“I love Tom Henry. I support Tom Henry,” he said.

The ad hoc advisers believe their independence is a significant asset. They are neither on the city’s payroll nor investors in Electric Works.

“I’m excited that a group of us are engaged because I think both sides are listening to us,” Bauer said during a phone interview. “I have no skin in the game other than I’m absolutely committed to Fort Wayne.”

Follow the leader

Ash was on the leading edge of reviving downtown Fort Wayne. His headquarters move closely followed game-changing investments in Parkview Field, the Courtyard by Marriott hotel, Grand Wayne Center expansion and JK O’Donnell’s Irish pub.

“I definitely believe it’s a project the city really needs to do,” Ash said of Electric Works. “It’s a great opportunity to continue the momentum we’ve started in downtown.”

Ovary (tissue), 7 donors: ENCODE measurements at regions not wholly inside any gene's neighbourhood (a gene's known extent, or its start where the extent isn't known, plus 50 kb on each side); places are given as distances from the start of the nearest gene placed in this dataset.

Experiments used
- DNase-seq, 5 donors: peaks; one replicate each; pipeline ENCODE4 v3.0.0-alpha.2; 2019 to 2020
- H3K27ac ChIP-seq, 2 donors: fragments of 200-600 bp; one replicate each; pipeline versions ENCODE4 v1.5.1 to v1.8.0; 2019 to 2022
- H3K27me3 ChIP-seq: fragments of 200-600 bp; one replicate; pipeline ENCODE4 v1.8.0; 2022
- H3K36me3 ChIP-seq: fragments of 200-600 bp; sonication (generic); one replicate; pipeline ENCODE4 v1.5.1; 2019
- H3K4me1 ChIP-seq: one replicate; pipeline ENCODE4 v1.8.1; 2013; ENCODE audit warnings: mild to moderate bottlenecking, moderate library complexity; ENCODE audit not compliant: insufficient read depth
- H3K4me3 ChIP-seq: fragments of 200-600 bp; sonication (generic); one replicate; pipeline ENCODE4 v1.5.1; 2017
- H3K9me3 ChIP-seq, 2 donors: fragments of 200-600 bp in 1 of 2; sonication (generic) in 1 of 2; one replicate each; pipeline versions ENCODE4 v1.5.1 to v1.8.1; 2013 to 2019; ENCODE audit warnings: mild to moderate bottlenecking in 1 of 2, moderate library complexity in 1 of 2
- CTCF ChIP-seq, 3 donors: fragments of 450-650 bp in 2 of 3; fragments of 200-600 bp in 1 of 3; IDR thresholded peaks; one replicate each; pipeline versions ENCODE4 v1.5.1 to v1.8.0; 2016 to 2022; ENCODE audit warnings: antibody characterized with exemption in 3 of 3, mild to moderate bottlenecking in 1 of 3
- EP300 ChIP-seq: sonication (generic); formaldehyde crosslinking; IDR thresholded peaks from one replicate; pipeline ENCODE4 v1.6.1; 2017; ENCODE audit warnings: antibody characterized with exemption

Shep Moyle, CEO and chairman of Shindigz, followed Ash Brokerage into the neighborhood. He moved the online party supply retailer’s headquarters last year from South Whitley to a historic, five-story building.

The location wasn’t a gimme. Shindigz officials also considered Durham, North Carolina, and Austin, Texas, during their selection process.

“Companies want to be in a community of other businesses to help grow, share and empower the community,” Moyle said in an email.

He described choosing Fort Wayne as “a leap of faith” in the community’s ability to nurture a talent pool like those already found in Durham and Austin. 

“We committed to downtown Fort Wayne because of the transformation, imagination and risk taking we saw with the riverfront, The Landing and Electric Works. We believed in the bold and imaginative vision to look over the horizon,” Moyle said.